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GDC Europe: Do You Need A Publisher For Your iPhone Game?

At GDC Europe, panelists including Ngmoco (Rolando), Chillingo (Zen Bound), and Subatomic Studios (Fieldrunners) discussed the success of the App Store and whether you genuinely need a publisher for your iPhone title.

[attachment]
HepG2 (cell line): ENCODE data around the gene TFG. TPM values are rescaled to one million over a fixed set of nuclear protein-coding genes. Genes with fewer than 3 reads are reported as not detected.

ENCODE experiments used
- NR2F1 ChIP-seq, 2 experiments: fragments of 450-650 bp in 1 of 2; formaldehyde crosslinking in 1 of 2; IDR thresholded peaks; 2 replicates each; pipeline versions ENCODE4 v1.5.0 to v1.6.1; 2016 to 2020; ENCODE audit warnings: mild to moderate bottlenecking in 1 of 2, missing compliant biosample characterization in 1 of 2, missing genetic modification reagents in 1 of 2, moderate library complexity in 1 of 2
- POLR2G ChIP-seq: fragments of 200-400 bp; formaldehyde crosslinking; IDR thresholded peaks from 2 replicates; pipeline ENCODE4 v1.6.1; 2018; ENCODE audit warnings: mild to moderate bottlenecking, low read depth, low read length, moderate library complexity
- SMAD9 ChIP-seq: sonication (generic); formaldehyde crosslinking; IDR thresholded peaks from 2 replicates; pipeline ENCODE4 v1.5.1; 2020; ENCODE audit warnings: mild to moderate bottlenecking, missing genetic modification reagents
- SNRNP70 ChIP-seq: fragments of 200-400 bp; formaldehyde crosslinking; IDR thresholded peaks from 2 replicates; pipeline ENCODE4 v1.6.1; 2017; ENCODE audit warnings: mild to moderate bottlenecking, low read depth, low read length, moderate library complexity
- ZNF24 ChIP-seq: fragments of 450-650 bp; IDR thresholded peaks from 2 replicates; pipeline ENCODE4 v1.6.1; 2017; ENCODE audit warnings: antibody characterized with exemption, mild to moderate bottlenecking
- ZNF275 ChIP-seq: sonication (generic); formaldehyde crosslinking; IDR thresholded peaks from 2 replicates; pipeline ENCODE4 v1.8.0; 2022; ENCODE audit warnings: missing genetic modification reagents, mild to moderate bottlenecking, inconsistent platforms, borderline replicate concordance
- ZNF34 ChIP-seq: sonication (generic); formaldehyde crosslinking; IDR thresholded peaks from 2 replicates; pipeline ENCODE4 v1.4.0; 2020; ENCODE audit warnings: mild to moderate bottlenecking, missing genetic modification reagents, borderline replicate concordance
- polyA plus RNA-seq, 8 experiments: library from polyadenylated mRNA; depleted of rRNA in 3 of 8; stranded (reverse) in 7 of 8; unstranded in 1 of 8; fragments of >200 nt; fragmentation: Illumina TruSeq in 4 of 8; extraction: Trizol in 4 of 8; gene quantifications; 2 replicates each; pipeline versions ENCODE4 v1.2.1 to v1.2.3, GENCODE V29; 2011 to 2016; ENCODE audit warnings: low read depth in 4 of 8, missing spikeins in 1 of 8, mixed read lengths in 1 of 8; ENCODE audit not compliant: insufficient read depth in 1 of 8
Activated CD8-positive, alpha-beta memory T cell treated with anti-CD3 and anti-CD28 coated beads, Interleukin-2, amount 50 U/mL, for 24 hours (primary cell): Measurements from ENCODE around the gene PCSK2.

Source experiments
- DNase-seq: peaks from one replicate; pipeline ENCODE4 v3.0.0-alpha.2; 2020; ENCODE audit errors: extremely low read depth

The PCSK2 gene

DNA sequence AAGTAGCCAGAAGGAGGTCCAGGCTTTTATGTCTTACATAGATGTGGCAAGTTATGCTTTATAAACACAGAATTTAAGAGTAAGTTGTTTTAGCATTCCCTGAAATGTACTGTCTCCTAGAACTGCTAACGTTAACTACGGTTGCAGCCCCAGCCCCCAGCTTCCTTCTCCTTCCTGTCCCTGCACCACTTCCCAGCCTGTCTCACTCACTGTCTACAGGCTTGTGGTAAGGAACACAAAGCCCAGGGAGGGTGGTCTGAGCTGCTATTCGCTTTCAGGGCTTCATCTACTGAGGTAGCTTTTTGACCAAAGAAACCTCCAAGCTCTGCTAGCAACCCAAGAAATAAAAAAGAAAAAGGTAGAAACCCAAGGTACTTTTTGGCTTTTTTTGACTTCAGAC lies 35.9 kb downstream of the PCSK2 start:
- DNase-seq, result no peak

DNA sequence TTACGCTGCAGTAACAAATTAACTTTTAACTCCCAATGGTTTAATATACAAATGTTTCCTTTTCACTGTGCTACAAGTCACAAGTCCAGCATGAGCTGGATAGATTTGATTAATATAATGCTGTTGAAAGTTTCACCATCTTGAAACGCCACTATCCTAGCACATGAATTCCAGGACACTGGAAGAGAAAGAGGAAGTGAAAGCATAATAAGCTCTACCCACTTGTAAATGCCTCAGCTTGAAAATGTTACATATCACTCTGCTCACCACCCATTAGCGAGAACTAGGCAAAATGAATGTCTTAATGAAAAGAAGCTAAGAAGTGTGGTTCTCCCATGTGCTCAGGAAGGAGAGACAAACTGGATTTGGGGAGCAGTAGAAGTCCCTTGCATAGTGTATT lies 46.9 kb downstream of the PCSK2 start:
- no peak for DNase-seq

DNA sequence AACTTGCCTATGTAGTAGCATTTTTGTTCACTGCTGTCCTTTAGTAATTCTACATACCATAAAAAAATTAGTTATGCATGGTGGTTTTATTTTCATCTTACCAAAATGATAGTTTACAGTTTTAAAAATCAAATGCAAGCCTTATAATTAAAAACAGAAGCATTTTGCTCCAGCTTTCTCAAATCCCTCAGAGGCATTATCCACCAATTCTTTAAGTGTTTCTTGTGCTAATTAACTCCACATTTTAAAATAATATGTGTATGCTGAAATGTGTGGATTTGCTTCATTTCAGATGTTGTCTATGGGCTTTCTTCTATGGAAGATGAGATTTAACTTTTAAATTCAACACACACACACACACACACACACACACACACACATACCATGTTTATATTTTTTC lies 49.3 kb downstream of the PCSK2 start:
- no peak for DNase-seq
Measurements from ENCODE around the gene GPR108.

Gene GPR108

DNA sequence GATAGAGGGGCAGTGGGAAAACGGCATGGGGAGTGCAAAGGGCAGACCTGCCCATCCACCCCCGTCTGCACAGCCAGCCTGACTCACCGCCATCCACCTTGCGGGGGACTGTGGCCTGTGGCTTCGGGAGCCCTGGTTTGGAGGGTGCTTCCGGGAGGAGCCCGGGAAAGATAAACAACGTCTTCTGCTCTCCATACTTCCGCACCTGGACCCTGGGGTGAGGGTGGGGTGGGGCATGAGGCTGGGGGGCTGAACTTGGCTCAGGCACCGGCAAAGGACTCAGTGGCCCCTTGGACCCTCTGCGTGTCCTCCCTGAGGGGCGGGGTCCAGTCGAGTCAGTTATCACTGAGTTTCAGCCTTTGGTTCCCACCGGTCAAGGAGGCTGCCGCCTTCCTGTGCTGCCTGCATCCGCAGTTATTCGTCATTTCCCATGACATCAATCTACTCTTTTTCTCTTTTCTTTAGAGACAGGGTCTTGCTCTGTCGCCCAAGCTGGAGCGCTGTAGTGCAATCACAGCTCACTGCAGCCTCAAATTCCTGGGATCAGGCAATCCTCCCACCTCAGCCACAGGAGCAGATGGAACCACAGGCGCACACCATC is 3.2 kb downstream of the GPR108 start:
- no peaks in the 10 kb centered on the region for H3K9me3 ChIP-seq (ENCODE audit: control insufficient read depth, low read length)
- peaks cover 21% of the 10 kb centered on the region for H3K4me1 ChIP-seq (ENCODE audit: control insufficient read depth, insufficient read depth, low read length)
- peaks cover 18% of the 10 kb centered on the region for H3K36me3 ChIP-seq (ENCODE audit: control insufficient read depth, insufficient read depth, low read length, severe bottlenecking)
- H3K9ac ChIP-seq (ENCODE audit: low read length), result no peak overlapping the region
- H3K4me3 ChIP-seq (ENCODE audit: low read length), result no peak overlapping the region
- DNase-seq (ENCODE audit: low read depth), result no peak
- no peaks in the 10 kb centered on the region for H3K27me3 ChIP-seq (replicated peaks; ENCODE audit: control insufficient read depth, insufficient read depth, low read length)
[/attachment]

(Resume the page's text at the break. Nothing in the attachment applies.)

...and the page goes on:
In a panel on iPhone game publishing at GDC Europe in Cologne, panelists discussed the success of the App Store and whether you genuinely need a publisher for your iPhone game. The panel was made up of a mix of developers and publishers, including Joe Wee of iPhone publisher Chillingo (iDracula, Zen Bound), Michael Schade of mobile phone developer Fishlabs, Sergei Gourski of Fieldrunners developer Subatomic Studios, and Alan Yu of Rolando publisher Ngmoco. Starting out, Gourski discussed how Fieldrunners -- now also coming to the PSP Go -- ended up being a hit in the iPhone App store. He suggested that, although the game's quality alone was one of the reasons it rose to the top: "One of the hurdles we had to overcome early on was that we knew how to make a game... [but] we needed help marketing and writing press releases." The need for marketing and messaging is definitely important, and both Ngmoco's Yu and Chillingo's Wee explained that there were varied reasons that developers might want to partner with them. Firstly, there's access to funding, if you need it. But also important is access to marketing, both via Apple and externally through relationships with press and company-related PR. Wee claimed that for iPhone game publishers to serve their developers, "buzz creation is key". Ngmoco's Yu commented that "in the console space, money is really a defining factor", but not so in iPhone. It's more about "what kind of access and reach you have to an audience." Sure, you can 'self-distribute' on the iPhone, but Yu thinks that it's "patently false that [anyone] can self-publish." In other words, all developers need to try to get the word out somehow -- though as Gourski pointed out, it may be possible to do it yourself. There are other reasons for linking with publishers, of course. For one, there's creative feedback. Yu noted that "there's something to be said for not working in an echo chamber". He cited creative collaborations between Ngmoco's experienced staff and external developers on titles like Rolando. But it's the upcoming linked iPhone game networks, such as Ngmoco's Plus+ network and Chillingo's Crystal Network, which really seem to offer promise and a reason for publishing and partnering. Companies like Chillingo and Ngmoco recognize that closely working with developers on individual titles isn't going to scale massively. If there are shared high scores, achievements, or recommendations across multiple games, this is a much larger reason for developers to use these iPhone game networks. Now that there's a large amount of game creators and publishers starting a trend of trying to aggregate audience across all their titles, Yu concluded that "whoever gets to that critical mass of audience first is going to win".

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